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history character not quoted by ""

From: Steve Summit
Subject: history character not quoted by ""
Date: Mon, 10 Feb 2003 12:39:22 -0500

Configuration Information [Automatically generated, do not change]:
Machine: powerpc
OS: linux
Compiler: gcc -I/usr/src/packages/BUILD/bash-2.05
Compilation CFLAGS:  -DPROGRAM='bash' -DCONF_HOSTTYPE='powerpc' 
-DCONF_OSTYPE='linux' -DCONF_MACHTYPE='powerpc-suse-linux' -DCONF_VENDOR='suse' 
-DSHELL -DHAVE_CONFIG_H  -D_FILE_OFFSET_BITS=64  -I. -I/usr/include -I. 
-I./include -I./lib -I/usr/include -O2 -fsigned-char -D_GNU_SOURCE -Wall -pipe
uname output: Linux aerotwo 2.4.12 #2 Thu Oct 18 14:41:03 GMT 2001 ppc unknown
Machine Type: powerpc-suse-linux

Bash Version: 2.05
Patch Level: 0
Release Status: release

        According to both the man page and the info page,
        "Enclosing characters in double quotes preserves the
        literal value of all characters within the quotes,
        with the exception of $, `, and \."  However, if you
        use a ! character between double quotes, it appears
        to attempt to invoke a history mechanism.

        I don't know what the desired behavior is; it's possible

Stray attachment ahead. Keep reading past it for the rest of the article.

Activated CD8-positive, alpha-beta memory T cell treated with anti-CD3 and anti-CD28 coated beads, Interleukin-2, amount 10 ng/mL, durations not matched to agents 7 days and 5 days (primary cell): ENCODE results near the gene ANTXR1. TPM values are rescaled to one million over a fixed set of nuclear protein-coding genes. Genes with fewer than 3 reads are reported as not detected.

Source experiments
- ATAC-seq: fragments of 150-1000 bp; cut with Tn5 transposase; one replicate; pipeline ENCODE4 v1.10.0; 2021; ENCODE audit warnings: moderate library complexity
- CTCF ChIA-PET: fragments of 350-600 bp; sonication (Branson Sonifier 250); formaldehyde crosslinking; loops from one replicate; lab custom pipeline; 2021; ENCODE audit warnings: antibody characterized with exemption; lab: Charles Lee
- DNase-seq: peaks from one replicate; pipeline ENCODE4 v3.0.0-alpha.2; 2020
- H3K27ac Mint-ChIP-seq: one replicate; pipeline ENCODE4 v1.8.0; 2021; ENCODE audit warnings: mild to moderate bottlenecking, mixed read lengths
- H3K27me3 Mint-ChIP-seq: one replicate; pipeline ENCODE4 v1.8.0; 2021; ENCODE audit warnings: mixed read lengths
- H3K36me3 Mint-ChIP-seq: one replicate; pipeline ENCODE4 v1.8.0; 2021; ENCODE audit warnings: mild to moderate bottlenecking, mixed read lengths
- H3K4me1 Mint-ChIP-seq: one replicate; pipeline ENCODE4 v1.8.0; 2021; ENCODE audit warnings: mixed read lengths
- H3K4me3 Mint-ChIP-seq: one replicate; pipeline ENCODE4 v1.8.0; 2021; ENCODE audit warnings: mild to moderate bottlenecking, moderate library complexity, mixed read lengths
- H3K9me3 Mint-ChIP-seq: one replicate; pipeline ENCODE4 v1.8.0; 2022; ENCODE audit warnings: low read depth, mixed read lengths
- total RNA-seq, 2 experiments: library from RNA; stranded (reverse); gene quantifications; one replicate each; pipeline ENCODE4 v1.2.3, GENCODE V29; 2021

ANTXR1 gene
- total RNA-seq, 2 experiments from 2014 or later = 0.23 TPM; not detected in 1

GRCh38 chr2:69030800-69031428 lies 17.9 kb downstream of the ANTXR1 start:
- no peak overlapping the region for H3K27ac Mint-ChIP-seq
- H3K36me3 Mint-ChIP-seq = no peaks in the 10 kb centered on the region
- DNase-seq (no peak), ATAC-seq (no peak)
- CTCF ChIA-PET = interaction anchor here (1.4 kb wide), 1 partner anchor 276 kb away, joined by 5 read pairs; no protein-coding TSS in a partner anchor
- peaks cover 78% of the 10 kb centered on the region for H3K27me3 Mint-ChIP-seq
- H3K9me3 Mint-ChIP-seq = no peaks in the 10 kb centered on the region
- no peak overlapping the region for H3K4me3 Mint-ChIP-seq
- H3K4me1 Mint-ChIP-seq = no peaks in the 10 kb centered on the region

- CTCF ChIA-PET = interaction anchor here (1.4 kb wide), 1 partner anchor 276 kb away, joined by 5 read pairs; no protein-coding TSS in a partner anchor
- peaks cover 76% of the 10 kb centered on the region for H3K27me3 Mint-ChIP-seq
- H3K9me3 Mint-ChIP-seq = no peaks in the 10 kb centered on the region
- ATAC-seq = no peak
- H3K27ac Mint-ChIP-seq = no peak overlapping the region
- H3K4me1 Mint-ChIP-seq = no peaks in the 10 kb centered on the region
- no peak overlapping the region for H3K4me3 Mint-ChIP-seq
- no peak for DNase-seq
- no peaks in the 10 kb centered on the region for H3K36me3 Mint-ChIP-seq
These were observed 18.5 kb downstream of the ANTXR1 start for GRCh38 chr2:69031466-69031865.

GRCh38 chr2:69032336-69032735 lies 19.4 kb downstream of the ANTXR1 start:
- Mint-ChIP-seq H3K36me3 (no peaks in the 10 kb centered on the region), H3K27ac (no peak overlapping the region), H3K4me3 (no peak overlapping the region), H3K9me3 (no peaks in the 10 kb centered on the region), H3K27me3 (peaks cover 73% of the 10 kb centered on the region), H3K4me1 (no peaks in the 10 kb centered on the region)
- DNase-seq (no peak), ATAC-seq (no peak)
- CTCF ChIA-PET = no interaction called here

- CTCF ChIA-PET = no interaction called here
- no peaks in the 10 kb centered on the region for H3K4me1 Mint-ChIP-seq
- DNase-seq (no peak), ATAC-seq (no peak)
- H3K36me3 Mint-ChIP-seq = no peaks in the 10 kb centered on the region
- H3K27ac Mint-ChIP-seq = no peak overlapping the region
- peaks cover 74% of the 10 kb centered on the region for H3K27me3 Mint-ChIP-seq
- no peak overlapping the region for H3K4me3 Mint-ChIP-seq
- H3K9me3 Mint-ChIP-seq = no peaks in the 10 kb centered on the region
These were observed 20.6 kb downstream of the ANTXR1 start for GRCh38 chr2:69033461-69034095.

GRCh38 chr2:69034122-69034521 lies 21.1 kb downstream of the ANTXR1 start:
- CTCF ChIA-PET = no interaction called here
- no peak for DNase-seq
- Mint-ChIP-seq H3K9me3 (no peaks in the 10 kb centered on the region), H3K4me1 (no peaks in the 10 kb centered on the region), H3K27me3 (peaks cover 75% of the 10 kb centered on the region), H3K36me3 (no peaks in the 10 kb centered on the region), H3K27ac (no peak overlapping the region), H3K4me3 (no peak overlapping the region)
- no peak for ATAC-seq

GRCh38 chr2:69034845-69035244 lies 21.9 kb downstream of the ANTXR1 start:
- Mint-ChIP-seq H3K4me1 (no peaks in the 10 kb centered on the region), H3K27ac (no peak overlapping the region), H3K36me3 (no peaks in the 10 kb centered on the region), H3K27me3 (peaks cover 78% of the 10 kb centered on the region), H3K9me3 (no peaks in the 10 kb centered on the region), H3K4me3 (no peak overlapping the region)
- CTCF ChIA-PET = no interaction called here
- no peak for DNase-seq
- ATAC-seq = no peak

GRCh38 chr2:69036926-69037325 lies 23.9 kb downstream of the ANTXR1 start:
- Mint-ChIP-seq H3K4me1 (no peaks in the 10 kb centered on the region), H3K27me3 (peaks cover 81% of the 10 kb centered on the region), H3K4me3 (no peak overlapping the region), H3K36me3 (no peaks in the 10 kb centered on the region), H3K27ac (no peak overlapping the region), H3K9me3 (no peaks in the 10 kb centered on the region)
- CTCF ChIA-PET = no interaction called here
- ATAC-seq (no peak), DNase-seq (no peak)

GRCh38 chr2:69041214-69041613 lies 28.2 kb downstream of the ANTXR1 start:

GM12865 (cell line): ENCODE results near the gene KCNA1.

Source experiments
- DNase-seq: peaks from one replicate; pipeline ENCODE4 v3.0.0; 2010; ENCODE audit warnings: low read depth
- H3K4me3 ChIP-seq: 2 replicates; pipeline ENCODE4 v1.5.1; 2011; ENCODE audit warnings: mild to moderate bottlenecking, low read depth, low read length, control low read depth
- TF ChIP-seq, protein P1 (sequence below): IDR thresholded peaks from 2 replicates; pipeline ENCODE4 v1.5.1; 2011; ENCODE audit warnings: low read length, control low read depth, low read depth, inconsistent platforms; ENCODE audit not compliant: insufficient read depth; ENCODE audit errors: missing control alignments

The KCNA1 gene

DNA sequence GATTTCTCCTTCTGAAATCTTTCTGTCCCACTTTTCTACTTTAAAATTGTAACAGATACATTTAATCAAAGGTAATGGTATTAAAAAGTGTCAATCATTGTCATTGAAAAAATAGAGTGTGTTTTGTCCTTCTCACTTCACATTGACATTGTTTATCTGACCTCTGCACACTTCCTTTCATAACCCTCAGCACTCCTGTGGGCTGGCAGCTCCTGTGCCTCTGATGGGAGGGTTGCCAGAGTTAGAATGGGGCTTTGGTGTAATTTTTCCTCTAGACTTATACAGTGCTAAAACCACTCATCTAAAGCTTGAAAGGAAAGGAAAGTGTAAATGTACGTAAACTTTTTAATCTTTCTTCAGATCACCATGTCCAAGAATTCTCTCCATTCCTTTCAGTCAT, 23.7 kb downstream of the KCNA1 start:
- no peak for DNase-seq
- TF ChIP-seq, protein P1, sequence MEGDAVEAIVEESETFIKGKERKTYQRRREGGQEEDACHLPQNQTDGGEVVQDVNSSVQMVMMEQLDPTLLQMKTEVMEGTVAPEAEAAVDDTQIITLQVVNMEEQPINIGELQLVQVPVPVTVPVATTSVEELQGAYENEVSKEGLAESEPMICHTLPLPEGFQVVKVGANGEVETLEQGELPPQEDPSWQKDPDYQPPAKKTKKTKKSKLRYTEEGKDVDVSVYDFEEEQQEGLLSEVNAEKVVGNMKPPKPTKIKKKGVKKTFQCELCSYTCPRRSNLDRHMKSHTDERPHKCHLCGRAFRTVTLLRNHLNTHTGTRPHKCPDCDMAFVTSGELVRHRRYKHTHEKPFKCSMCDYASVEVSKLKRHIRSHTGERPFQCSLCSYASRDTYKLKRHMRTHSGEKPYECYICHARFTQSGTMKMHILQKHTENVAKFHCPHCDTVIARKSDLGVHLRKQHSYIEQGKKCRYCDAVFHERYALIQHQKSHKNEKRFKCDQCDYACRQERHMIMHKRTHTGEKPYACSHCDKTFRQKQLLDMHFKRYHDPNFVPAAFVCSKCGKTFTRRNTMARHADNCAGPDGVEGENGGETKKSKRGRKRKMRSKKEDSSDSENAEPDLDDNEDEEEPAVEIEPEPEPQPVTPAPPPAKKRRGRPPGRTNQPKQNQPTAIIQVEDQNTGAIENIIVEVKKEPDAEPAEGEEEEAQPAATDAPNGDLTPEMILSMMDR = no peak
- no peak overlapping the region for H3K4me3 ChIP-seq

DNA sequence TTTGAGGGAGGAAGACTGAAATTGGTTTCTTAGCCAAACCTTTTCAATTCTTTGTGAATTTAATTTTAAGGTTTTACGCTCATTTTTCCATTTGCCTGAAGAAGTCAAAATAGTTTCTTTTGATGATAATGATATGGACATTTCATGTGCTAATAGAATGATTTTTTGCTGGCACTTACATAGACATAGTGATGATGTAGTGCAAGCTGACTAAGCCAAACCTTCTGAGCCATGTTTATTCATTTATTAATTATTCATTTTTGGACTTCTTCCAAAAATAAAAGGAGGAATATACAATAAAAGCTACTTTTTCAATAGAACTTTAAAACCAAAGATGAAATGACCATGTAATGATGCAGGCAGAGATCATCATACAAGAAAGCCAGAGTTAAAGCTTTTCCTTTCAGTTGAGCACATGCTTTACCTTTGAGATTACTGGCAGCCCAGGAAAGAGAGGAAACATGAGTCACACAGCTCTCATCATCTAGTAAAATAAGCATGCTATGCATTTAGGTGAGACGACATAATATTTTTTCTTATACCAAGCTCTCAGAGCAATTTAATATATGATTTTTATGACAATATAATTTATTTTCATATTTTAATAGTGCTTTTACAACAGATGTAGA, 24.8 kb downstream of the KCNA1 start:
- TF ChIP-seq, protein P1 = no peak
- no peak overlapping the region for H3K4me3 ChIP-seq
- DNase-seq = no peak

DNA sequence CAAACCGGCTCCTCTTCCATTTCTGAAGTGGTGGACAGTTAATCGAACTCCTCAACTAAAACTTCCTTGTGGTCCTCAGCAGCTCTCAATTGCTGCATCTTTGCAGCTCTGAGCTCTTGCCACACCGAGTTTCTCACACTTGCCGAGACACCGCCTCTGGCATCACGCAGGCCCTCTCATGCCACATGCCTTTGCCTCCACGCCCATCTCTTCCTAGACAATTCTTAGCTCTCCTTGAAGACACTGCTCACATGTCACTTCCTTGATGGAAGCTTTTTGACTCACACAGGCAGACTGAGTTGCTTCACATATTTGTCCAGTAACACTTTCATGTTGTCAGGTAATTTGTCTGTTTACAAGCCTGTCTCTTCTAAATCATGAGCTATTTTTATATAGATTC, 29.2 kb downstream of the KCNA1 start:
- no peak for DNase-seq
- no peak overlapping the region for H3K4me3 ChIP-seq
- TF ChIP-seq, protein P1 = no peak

that only the documentation needs fixing.  (Personally,
        though, I would prefer that history expansion not occur
        inside double quotes.)


                echo "Hello, world!"

        Observe the error message

                bash: !": event not found

        I don't have a fix (other than the obvious edit to the
        documentation, if this is desired behavior), but two
        obvious workarounds are to use single instead of double
        quotes (so long as variable and command substitution is
        not required), and to disable history entirely using set +H.

        (One obvious workaround which does *not* work is to quote
        the ! with \, since it comes through as \!, instead of !.

        A *non* obvious workaround is to not use double quotes at all!

                echo "Hello, world!"

        leads to the error message, the invocation

                echo Hello, world!

        does not.  (Obviously I don't understand csh-style history
        completion, or this discrepancy would probably not seem
        so surprising to me.)

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